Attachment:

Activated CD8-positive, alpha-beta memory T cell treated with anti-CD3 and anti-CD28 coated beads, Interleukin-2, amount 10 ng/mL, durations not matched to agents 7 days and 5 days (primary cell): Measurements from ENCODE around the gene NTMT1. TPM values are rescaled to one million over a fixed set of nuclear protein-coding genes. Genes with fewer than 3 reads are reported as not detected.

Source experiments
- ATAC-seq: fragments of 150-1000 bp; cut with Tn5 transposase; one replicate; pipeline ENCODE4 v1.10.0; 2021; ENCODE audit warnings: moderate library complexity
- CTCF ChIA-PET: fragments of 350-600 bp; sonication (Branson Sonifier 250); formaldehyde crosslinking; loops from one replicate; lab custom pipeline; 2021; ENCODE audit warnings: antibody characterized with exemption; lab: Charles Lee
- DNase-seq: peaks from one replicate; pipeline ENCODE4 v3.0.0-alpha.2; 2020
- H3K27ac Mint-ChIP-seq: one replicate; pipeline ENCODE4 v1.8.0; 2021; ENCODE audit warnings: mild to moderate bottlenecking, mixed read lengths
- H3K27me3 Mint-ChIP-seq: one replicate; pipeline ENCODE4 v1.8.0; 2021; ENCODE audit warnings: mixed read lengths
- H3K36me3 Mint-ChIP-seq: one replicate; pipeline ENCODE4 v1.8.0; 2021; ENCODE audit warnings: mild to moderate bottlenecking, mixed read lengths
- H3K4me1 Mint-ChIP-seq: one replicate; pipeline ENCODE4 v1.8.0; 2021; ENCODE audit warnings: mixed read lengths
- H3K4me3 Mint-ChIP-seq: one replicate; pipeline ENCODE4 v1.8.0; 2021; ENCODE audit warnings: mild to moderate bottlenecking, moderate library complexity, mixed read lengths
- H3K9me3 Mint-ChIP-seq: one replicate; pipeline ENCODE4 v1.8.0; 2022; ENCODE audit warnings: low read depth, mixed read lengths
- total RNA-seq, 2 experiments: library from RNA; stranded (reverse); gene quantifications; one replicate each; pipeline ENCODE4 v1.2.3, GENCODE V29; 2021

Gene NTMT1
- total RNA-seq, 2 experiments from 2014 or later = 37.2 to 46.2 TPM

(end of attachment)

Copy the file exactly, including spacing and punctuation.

Activated CD8-positive, alpha-beta memory T cell treated with anti-CD3 and anti-CD28 coated beads, Interleukin-2, amount 10 ng/mL, durations not matched to agents 7 days and 5 days (primary cell): Measurements from ENCODE around the gene NTMT1. TPM values are rescaled to one million over a fixed set of nuclear protein-coding genes. Genes with fewer than 3 reads are reported as not detected.

Source experiments
- ATAC-seq: fragments of 150-1000 bp; cut with Tn5 transposase; one replicate; pipeline ENCODE4 v1.10.0; 2021; ENCODE audit warnings: moderate library complexity
- CTCF ChIA-PET: fragments of 350-600 bp; sonication (Branson Sonifier 250); formaldehyde crosslinking; loops from one replicate; lab custom pipeline; 2021; ENCODE audit warnings: antibody characterized with exemption; lab: Charles Lee
- DNase-seq: peaks from one replicate; pipeline ENCODE4 v3.0.0-alpha.2; 2020
- H3K27ac Mint-ChIP-seq: one replicate; pipeline ENCODE4 v1.8.0; 2021; ENCODE audit warnings: mild to moderate bottlenecking, mixed read lengths
- H3K27me3 Mint-ChIP-seq: one replicate; pipeline ENCODE4 v1.8.0; 2021; ENCODE audit warnings: mixed read lengths
- H3K36me3 Mint-ChIP-seq: one replicate; pipeline ENCODE4 v1.8.0; 2021; ENCODE audit warnings: mild to moderate bottlenecking, mixed read lengths
- H3K4me1 Mint-ChIP-seq: one replicate; pipeline ENCODE4 v1.8.0; 2021; ENCODE audit warnings: mixed read lengths
- H3K4me3 Mint-ChIP-seq: one replicate; pipeline ENCODE4 v1.8.0; 2021; ENCODE audit warnings: mild to moderate bottlenecking, moderate library complexity, mixed read lengths
- H3K9me3 Mint-ChIP-seq: one replicate; pipeline ENCODE4 v1.8.0; 2022; ENCODE audit warnings: low read depth, mixed read lengths
- total RNA-seq, 2 experiments: library from RNA; stranded (reverse); gene quantifications; one replicate each; pipeline ENCODE4 v1.2.3, GENCODE V29; 2021

Gene NTMT1
- total RNA-seq, 2 experiments from 2014 or later = 37.2 to 46.2 TPM